Megan E. O’Keefe is joining us today with her novel Break the Chains. Here’s the publisher’s description:
As the city that produces the most selium – that precious gas that elevates airships and powers strange magic – Hond Steading is a jewel worth stealing. To shore up the city’s defenses, Detan promises his aunt that he’ll recover Nouli, the infamous engineer who built the century gates that protect the imperial capital of Valathea. But Nouli is imprisoned on the Remnant Isles, an impervious island prison run by the empire, and it’s Detan’s fault.
Detan doesn’t dare approach Nouli himself, so his companions volunteer to get themselves locked up to make contact with Nouli and convince him to help. Now Detan has to break them all out of prison, and he’s going to need the help of a half-mad doppel to do it.
What’s Megan’s favorite bit?
MEGAN E. O’KEEFE
In my first novel, Steal the Sky, friendship was a key part of my conman protagonist’s life, and this theme extends into the sequel, Break the Chains. But this time around, with the second book in the series, I was able to dig deeper into the friendships growing up around the other characters. I found an unexpected joy in examining the friendships of my female protagonist, Ripka. The relationships she forms with other women, tenuous as some may be, quickly became my favorite bit.
For me, that exploration brought back memories of my first forays into fantasy as a genre. Not literature per se, but the creative abandon of my first encounters with Dungeons and Dragons.
You see, at the age of ten my dear friend Arwen (yes, that truly was her name), sat me down in front of a split-spine edition of Advanced Dungeons and Dragons and said, “You can pretend to be anything.”
With that first character I chose to be a different child, just slightly older than I was, who carried magic in her hands and had a cat familiar (because of course she did) and handled swords as well as stitchery.
And it was fun and exciting and new. For a girl who devoured Laura Ingalls Wilder and wore her copy of Island of the Blue Dolphin to rags, the idea of making something without constraint – even the whole world – was addicting. I made characters wrought of stars, created worlds of thread, and used the loose framework of those early D&D rules to craft my own fables. In the beginning, I did this mostly with other women.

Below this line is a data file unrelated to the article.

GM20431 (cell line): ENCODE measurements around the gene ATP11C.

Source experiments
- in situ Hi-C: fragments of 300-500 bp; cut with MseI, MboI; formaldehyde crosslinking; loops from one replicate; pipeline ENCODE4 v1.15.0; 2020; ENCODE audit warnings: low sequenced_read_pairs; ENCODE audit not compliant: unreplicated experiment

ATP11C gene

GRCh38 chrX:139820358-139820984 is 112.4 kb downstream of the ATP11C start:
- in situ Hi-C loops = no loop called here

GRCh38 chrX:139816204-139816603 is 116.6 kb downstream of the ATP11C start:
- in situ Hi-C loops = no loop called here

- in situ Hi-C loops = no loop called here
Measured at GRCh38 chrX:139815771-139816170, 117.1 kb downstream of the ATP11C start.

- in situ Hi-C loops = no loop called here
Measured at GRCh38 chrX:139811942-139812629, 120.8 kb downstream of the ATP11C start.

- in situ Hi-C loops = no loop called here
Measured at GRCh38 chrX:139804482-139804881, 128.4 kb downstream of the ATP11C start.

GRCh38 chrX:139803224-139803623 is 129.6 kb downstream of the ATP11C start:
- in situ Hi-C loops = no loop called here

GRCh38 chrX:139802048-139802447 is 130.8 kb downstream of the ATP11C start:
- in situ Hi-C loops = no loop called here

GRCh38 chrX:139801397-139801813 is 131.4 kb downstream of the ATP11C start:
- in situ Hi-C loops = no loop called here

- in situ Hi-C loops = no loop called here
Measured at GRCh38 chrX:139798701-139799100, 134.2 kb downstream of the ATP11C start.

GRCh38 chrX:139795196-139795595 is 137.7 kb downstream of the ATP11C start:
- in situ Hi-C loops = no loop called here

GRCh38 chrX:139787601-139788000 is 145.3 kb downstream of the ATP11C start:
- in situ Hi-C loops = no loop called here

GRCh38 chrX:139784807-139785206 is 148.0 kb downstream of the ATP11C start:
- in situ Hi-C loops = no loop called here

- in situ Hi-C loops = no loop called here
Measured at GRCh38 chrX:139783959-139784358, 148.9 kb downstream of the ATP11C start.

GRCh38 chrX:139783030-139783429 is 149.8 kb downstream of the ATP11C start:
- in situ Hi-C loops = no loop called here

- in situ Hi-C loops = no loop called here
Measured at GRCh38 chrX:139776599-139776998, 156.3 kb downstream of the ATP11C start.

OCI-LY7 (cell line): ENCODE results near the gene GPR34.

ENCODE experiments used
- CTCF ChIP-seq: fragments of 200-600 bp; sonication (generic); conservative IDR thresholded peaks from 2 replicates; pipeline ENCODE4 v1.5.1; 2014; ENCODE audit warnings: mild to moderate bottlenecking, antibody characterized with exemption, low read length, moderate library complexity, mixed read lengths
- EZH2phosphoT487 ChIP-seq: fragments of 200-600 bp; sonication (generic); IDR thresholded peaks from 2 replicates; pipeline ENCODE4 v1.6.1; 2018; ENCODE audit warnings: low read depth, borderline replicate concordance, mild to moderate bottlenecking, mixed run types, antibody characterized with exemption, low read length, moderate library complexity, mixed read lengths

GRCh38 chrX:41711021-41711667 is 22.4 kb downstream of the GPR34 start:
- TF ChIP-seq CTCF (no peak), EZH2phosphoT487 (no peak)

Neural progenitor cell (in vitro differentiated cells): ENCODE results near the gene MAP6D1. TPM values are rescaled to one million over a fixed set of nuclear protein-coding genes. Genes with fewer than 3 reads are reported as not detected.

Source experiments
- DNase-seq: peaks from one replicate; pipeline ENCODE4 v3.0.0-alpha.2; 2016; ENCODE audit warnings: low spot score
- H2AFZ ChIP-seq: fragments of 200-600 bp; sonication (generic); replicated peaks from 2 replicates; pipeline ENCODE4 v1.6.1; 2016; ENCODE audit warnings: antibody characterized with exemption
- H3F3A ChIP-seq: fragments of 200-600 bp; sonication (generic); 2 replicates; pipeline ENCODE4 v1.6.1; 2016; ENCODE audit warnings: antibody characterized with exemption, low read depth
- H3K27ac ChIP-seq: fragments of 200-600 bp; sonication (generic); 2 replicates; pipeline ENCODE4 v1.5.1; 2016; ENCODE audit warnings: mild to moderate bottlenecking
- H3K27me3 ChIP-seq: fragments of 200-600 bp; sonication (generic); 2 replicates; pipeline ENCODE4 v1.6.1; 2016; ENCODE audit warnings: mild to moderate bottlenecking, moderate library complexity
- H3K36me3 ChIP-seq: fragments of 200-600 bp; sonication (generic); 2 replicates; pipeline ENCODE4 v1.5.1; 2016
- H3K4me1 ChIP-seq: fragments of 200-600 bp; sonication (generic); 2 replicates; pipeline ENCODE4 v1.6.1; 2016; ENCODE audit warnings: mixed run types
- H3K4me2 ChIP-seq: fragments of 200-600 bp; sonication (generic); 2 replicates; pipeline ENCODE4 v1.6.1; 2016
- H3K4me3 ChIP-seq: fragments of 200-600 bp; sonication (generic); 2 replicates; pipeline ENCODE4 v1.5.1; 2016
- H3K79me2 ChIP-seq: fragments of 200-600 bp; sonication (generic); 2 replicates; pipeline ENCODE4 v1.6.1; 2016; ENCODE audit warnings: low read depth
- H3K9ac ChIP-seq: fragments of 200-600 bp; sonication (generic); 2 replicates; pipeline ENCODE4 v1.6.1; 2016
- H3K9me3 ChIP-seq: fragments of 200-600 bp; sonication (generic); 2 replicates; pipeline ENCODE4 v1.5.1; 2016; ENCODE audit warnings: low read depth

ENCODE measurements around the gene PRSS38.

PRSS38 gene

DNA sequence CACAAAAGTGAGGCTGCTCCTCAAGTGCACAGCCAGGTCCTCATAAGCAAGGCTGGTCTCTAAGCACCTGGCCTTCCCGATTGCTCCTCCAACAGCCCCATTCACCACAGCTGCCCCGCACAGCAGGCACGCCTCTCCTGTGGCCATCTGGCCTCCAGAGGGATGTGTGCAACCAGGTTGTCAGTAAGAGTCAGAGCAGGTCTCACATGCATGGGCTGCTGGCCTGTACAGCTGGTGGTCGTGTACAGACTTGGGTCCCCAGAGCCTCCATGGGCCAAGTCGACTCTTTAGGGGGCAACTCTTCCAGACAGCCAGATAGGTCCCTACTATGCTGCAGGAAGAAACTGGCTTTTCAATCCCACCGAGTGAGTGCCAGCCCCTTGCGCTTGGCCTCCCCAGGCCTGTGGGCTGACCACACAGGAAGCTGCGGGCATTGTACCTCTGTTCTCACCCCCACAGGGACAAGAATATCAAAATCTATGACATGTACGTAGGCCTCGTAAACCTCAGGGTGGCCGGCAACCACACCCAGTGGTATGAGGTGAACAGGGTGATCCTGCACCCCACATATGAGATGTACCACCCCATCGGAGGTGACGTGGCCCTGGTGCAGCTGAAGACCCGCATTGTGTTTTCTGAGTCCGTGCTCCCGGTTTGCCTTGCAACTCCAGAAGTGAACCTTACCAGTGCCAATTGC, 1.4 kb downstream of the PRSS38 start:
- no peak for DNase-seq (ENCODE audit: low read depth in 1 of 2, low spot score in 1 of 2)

And then I grew older. Friends drifted apart over time, and through some trick of fate and culture my D&D group became primarily male. I do not mean this as a censure of that eventuality. I adored my male friends, and still do. At the time I was not even aware of the shift. After all, it seemed only natural. As I drifted into my teens and discovered the fantasy and science fiction section of the bookstore, most of what I was greeted with was a mirror of my own reality. Each story featured one or two women, maybe, in the primary cast of characters. They rarely knew each other well, or at all, while the men were tent poles of the companion group.
Stories can push us. Stories can make us reexamine our world, our everyday realities, and urge us, maybe, to change. They can also confirm biases, and leave us comfortably in the shadows of our self-built caves.
And so, back to my favorite bit. When writing Break the Chains I knew I was going to put my watch-captain, Ripka, in prison. She was desperate to set right the wrongs she could not stop in Steal the Sky, and saw an opportunity in rescuing a man she believed to be wrongly incarcerated.
But in prison, one needs allies to survive. The group who reaches out to Ripka is a ragtag ensemble of women. And though they are decidedly incarcerated for reasons that would have made Ripka, as a watch-captain, shudder, she comes to care for them as individuals, and see the world through their eyes. One woman, who might just be the most dangerous person Ripka’s ever crossed, might yet become her greatest friend.
It is through these budding relationships that I hoped to illustrate an often overlooked, and often pivotal, slice of everyday life for women in all cultures: friendships between women, in all their treasured variety.
Megan E. O’Keefe was raised amongst journalists, and as soon as she was able joined them by crafting a newsletter which chronicled the daily adventures of the local cat population. She has worked in both arts management and graphic design, and spends her free time tinkering with anything she can get her hands on.
Megan lives in the Bay Area of California and makes soap for a living. It’s only a little like Fight Club. She is a first place winner in the Writers of the Future competition and her second novel, Break the Chains, is out now from Angry Robot Books.